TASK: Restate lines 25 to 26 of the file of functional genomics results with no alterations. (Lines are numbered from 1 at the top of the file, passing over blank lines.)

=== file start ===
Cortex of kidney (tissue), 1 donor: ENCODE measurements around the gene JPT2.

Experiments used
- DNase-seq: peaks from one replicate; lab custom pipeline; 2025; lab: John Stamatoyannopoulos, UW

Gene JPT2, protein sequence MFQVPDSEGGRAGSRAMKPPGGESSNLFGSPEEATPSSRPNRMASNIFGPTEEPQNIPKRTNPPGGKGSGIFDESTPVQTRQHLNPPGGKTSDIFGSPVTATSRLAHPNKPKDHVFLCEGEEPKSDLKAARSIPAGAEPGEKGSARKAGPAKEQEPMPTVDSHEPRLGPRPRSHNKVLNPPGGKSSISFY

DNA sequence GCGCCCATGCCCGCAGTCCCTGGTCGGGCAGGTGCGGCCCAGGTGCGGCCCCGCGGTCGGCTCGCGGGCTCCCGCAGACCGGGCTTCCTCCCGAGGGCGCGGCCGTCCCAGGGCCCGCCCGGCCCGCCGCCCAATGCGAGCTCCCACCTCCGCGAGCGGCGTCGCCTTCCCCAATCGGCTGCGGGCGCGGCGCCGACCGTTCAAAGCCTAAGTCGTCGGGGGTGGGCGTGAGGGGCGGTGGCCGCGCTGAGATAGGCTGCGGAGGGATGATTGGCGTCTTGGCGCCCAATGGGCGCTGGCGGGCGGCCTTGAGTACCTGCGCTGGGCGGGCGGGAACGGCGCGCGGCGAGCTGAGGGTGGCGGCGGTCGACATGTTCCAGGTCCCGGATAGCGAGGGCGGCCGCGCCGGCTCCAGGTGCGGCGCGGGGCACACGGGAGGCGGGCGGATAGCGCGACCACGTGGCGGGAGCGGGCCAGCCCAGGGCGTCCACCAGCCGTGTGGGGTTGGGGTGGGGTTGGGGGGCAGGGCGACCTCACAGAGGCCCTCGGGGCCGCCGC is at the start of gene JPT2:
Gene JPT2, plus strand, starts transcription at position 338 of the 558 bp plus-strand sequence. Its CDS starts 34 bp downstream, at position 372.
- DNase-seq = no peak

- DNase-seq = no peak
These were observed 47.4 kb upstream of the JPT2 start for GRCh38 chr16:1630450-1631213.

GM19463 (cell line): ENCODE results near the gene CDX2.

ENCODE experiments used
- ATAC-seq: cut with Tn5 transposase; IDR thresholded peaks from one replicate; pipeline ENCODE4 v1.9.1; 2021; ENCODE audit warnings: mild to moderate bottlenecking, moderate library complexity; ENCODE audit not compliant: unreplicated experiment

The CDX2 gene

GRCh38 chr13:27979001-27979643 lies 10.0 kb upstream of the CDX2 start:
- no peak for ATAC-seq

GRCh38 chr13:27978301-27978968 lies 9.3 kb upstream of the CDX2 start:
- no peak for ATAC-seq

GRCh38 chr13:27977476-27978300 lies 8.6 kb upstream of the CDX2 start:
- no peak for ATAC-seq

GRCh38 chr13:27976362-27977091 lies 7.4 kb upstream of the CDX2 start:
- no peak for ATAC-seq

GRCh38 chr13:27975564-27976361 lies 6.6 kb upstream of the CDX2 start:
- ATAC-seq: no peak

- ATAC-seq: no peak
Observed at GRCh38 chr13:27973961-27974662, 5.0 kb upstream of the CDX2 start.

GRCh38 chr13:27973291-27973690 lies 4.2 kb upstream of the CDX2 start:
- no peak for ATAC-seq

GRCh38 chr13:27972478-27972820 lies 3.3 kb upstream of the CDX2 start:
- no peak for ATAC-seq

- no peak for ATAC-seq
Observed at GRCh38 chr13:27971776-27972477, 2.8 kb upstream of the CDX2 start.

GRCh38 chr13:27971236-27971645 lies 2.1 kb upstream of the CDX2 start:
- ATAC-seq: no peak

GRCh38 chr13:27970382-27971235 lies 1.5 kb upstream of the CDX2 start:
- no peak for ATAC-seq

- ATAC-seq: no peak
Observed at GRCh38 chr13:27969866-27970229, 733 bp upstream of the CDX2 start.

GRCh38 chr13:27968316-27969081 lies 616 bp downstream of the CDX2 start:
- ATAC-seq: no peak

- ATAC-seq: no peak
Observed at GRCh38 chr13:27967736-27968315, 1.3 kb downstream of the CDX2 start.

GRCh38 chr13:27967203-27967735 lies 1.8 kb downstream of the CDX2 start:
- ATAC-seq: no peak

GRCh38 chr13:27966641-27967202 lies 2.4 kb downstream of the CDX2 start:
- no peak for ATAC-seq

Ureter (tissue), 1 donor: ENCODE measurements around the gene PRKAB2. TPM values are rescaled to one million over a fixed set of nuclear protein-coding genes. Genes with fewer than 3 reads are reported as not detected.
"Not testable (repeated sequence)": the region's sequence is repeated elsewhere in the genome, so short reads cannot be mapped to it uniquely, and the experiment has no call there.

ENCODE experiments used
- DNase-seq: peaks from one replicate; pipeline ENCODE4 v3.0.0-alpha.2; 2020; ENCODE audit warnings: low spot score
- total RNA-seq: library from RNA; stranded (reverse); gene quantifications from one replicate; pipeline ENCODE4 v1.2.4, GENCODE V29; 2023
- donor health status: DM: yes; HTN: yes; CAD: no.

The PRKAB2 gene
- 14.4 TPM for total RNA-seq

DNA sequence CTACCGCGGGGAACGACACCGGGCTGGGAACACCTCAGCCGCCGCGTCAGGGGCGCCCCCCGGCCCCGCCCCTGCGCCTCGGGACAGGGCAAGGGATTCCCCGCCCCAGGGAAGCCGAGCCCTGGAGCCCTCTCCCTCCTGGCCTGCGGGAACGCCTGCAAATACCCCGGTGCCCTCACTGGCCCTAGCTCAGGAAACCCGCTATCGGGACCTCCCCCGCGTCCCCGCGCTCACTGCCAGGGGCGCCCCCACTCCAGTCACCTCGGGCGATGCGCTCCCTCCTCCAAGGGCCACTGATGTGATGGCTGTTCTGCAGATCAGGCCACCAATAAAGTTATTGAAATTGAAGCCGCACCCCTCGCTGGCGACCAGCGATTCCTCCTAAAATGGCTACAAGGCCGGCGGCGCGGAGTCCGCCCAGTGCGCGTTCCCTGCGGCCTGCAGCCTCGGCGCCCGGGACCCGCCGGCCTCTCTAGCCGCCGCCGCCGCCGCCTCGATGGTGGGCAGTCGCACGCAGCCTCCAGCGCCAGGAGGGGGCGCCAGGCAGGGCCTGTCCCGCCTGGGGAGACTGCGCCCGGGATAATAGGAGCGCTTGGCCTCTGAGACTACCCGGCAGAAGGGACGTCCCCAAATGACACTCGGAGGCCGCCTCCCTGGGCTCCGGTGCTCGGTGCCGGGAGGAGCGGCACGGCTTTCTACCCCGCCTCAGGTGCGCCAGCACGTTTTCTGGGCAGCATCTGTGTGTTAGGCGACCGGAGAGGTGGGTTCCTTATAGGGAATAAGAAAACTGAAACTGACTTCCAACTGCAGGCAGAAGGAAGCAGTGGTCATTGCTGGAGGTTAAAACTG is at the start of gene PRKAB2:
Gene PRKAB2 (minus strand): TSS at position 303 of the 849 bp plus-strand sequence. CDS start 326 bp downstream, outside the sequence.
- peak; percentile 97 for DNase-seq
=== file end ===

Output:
Observed at GRCh38 chr13:27973961-27974662, 5.0 kb upstream of the CDX2 start.

GRCh38 chr13:27973291-27973690 lies 4.2 kb upstream of the CDX2 start: